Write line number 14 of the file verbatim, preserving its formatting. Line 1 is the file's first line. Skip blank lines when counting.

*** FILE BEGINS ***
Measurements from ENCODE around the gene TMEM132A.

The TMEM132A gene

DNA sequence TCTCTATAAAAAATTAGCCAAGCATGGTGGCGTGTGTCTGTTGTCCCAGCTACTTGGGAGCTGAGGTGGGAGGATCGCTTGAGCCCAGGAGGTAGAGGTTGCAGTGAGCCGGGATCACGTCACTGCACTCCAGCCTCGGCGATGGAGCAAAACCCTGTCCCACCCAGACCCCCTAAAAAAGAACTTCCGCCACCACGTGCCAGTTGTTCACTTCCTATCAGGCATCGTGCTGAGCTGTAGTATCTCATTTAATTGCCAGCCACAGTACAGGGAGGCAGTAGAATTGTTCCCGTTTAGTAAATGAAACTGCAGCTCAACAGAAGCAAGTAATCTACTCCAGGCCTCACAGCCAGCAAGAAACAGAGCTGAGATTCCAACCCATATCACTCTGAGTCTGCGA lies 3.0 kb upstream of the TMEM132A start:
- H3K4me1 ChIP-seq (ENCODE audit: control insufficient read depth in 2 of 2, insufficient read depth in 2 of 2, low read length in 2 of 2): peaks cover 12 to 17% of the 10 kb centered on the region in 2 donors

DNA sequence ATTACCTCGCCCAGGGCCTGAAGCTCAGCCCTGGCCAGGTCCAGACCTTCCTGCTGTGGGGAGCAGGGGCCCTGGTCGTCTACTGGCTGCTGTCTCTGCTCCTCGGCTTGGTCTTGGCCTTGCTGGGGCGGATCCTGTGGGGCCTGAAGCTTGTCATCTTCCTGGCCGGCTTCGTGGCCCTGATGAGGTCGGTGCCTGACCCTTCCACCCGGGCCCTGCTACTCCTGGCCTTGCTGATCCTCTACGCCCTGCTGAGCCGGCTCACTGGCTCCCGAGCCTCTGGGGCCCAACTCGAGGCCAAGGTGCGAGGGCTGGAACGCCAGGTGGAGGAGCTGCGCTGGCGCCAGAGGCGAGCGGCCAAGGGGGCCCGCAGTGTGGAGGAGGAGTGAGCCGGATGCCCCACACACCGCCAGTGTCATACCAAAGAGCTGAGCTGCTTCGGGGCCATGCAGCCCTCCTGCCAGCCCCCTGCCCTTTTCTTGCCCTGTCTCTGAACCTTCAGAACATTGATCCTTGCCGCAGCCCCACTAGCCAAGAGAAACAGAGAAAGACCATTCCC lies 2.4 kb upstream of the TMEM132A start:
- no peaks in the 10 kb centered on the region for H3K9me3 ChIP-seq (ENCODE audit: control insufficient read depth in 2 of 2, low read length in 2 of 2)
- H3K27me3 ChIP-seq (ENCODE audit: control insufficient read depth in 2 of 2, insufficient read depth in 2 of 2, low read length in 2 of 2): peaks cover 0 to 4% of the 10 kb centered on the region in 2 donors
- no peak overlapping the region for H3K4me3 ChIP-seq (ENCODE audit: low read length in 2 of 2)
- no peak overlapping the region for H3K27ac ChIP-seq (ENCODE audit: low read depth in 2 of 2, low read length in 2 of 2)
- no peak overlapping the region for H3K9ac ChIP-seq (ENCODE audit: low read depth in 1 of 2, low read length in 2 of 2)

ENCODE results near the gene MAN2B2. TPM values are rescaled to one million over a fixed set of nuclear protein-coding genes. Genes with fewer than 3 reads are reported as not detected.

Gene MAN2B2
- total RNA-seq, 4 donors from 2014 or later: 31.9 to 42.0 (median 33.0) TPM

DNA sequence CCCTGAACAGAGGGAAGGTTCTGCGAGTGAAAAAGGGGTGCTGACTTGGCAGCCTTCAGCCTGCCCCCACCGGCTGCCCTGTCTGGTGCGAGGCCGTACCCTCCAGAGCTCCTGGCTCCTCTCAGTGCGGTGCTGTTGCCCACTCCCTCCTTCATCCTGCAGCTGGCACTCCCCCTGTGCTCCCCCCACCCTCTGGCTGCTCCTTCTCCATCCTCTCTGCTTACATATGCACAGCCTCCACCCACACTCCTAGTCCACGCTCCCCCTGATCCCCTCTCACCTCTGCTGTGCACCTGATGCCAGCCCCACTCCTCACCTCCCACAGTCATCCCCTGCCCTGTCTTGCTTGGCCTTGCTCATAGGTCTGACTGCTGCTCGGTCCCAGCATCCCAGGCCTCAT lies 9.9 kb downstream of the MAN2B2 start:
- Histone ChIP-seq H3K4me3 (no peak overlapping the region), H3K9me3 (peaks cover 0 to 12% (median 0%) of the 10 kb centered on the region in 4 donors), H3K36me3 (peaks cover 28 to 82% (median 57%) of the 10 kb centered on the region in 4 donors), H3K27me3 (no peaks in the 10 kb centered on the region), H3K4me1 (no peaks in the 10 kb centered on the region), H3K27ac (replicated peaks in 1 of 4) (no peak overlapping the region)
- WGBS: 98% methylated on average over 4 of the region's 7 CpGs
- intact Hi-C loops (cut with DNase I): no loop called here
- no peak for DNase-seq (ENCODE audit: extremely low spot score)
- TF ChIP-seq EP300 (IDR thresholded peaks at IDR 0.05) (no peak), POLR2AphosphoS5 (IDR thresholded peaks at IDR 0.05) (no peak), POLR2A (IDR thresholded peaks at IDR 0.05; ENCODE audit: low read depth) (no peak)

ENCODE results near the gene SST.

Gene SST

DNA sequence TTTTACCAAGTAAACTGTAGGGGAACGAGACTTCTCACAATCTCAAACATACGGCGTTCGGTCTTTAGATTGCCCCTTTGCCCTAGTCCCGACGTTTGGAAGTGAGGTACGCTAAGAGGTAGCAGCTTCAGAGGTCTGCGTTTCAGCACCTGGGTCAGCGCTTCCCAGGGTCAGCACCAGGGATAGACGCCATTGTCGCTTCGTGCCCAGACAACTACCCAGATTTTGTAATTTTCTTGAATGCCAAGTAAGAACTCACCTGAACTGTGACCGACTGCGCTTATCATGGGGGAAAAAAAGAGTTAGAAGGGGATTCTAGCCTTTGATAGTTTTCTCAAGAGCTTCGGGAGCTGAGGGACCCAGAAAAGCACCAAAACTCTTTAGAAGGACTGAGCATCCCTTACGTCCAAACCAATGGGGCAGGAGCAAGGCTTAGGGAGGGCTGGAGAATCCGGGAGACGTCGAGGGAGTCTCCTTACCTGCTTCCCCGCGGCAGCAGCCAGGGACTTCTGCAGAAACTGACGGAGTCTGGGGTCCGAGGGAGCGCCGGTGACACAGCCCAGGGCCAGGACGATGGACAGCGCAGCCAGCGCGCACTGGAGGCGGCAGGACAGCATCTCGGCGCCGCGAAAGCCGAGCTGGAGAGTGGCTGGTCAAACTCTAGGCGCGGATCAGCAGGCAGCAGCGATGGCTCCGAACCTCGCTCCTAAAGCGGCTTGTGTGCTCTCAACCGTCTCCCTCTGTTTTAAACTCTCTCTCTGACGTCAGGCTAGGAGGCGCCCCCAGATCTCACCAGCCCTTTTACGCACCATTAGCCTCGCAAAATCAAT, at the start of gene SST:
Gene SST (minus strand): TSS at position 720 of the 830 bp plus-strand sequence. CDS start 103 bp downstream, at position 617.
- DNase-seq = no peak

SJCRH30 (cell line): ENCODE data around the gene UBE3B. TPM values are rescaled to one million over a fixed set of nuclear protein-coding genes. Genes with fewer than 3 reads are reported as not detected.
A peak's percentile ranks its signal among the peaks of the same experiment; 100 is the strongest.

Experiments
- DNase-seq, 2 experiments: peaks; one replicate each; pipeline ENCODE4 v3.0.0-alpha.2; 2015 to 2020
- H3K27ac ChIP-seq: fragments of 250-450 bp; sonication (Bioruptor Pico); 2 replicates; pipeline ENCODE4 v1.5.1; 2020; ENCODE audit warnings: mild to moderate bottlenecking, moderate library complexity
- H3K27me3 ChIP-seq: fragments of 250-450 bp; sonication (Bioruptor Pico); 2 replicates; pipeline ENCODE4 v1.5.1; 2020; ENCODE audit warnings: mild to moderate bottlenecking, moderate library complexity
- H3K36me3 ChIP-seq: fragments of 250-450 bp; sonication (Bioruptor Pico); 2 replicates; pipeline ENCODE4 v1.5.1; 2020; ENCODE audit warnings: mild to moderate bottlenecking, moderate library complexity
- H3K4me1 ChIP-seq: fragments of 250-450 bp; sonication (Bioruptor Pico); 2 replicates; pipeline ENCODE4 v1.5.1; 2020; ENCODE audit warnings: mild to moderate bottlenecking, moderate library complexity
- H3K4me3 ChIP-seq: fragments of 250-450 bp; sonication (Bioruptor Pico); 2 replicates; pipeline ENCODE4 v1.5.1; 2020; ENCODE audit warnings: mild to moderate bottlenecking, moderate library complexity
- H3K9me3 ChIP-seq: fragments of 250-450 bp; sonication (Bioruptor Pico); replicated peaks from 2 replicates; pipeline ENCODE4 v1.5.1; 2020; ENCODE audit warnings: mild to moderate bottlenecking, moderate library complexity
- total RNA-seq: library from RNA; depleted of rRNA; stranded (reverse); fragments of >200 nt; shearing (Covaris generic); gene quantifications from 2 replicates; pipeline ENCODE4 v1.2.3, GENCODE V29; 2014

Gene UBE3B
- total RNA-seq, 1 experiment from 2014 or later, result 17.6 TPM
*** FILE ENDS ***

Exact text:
DNA sequence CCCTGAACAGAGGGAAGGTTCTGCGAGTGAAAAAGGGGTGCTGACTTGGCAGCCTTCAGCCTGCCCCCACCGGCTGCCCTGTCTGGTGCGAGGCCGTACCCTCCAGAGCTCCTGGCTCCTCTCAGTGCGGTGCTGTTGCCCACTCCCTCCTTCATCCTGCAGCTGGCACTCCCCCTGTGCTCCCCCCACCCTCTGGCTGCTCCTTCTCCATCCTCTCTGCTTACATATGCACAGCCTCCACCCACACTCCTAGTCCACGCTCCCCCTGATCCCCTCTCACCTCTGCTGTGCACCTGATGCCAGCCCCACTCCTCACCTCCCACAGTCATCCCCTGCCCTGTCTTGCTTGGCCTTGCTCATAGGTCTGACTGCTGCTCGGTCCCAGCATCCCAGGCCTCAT lies 9.9 kb downstream of the MAN2B2 start: